By Annette Mackin
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Over 500 black and ethnic minority people have died in state custody since 1991

This article is over 7 years, 4 months old
Issue 2446

More than 500 black and ethnic minority people died at the hands of the state over the last 24 years. And no one has been successfully prosecuted for their deaths. 

A report into institutional racism published by the Institute of Race Relations (IRR) revealed the figures this week—and it says the situation is getting worse.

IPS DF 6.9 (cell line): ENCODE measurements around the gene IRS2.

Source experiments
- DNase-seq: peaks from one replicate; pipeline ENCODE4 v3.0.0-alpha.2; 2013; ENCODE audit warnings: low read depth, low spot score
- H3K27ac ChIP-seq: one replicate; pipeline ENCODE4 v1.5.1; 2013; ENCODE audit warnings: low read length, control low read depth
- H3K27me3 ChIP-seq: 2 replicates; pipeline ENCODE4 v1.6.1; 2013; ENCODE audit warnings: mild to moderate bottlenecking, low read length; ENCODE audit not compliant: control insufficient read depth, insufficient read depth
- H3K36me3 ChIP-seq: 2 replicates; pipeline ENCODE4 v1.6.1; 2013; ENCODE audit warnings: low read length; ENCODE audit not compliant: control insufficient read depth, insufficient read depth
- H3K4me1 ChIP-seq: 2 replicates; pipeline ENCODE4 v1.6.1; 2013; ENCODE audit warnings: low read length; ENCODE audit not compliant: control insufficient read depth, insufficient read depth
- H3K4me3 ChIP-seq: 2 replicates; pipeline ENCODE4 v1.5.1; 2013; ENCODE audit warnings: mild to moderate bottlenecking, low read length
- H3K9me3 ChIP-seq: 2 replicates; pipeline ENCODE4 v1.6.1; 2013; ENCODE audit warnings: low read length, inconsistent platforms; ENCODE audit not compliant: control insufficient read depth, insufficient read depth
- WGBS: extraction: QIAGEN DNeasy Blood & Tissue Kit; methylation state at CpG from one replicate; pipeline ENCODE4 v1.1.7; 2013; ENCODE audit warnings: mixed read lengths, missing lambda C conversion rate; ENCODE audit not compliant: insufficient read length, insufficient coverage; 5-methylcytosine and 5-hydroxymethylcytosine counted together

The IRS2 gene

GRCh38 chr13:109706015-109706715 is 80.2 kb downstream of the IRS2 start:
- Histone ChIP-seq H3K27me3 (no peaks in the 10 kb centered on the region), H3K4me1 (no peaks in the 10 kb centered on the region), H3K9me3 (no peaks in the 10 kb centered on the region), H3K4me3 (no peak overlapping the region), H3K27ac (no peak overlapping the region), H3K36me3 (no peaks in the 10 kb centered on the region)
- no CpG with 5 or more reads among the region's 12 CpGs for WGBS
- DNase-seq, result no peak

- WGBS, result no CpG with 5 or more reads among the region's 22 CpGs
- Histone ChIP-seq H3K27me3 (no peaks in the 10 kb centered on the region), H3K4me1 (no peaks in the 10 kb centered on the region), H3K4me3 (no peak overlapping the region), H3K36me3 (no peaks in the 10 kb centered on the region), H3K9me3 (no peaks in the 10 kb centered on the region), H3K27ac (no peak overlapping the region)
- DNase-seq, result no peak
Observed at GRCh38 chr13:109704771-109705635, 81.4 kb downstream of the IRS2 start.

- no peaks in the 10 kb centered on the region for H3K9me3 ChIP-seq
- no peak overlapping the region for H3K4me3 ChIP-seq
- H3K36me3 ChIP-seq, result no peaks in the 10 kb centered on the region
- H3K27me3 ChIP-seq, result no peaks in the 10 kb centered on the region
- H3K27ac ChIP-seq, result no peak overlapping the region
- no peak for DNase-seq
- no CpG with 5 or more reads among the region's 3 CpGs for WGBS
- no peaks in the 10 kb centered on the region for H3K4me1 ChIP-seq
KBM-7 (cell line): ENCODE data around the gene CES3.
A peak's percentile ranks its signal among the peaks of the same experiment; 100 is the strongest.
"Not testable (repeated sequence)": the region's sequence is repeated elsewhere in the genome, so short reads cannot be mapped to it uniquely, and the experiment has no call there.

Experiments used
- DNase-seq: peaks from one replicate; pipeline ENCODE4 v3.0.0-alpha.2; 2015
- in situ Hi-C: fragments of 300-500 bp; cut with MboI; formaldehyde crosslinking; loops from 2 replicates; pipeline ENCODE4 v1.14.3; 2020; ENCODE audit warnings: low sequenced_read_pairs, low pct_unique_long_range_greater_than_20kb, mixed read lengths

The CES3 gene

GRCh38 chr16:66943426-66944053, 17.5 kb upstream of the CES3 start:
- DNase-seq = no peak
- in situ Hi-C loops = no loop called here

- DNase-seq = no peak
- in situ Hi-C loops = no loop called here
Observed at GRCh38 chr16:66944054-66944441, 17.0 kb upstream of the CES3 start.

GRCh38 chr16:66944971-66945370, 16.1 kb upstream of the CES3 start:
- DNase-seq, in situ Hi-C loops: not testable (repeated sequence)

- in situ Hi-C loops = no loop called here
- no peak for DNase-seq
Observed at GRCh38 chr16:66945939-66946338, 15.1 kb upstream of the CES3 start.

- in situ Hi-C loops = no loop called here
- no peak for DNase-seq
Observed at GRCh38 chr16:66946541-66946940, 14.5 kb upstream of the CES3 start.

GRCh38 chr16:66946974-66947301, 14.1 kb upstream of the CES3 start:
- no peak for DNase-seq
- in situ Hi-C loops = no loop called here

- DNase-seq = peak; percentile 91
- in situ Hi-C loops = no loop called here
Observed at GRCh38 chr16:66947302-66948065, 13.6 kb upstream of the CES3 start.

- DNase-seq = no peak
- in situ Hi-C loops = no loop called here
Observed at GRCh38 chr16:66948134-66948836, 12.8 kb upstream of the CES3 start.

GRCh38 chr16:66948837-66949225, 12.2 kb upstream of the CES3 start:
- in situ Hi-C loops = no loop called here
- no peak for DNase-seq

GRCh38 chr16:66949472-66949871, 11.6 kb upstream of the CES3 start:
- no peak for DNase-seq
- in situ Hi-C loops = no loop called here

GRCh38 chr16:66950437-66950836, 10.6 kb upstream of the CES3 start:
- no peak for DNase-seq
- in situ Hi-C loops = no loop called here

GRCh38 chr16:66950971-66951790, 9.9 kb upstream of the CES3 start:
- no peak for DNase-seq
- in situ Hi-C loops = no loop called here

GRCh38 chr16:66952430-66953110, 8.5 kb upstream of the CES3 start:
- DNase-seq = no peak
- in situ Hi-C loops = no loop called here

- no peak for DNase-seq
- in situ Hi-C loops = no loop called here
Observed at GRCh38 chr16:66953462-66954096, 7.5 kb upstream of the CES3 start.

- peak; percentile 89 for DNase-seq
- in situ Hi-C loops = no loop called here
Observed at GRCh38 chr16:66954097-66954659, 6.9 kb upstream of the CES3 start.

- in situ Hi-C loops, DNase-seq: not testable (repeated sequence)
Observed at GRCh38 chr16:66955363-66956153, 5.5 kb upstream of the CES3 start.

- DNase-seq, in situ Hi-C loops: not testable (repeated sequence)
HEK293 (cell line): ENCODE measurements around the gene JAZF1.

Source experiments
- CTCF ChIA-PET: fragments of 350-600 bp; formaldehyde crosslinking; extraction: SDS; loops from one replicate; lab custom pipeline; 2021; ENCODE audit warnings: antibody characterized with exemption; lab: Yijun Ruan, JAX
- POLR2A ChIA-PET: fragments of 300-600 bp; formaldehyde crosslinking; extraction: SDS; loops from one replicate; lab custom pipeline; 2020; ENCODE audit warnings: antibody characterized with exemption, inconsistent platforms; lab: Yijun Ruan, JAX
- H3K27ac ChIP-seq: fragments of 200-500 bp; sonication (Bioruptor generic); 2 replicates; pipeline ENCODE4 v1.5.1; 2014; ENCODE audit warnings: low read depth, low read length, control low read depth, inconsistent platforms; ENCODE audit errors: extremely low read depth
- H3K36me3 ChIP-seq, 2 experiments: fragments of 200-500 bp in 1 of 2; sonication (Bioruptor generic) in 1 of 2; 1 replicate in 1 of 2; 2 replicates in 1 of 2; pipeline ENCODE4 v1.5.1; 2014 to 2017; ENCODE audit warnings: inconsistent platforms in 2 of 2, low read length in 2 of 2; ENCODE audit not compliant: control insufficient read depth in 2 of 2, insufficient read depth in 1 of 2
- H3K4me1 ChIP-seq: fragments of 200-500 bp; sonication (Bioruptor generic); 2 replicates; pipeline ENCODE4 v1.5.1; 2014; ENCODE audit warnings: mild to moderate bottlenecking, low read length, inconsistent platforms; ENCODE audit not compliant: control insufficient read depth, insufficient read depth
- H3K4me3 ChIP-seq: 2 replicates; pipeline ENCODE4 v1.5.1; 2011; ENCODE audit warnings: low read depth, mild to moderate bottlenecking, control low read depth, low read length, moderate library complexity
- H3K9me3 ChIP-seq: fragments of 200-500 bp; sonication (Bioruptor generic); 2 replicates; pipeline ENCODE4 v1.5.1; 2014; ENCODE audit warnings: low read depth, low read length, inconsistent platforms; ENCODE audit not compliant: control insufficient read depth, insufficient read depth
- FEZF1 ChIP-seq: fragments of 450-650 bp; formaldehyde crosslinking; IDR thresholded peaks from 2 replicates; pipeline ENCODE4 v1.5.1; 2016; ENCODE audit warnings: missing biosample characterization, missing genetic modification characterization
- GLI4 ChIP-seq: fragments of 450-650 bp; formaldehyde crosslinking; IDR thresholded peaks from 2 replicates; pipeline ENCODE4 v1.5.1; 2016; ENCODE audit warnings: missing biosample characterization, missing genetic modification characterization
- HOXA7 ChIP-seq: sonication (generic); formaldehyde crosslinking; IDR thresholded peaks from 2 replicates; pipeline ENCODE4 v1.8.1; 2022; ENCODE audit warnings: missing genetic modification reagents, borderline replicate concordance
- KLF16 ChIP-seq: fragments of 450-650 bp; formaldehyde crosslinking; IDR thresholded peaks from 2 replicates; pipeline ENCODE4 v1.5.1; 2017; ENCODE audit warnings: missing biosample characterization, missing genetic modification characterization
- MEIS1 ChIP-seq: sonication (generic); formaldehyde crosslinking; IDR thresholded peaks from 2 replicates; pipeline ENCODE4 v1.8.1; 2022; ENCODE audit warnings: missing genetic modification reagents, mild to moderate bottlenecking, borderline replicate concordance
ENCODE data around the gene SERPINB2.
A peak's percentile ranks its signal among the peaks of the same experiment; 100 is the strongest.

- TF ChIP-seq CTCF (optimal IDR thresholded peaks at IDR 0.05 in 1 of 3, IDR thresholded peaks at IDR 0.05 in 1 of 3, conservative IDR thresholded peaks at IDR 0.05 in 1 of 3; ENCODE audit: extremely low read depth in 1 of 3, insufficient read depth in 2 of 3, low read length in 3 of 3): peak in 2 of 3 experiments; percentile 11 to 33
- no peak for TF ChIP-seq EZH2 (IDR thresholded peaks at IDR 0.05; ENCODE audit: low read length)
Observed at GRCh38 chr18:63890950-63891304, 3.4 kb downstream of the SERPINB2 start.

The Dying for Justice report examined deaths in police custody, prison and immigration detention since 1991.

It found that although narrative verdicts at inquests have often returned criticisms of procedures, lessons are not being learned.Instead, issues such as privatisation of services have made it even harder to hold the system to account.

The report also exposes the gauntlet bereaved families are made to run after a loved one has died in state custody.

Chair of IRR Colin Prescod writes about the families’ experience, “First you are wronged, then you are wrong footed.

“The processes for getting justice are all smoke and mirrors.

“But the wronged will not rest. The families’ movement, in particular, will not go away.”

Read more about the findings of the Dying for Justice report

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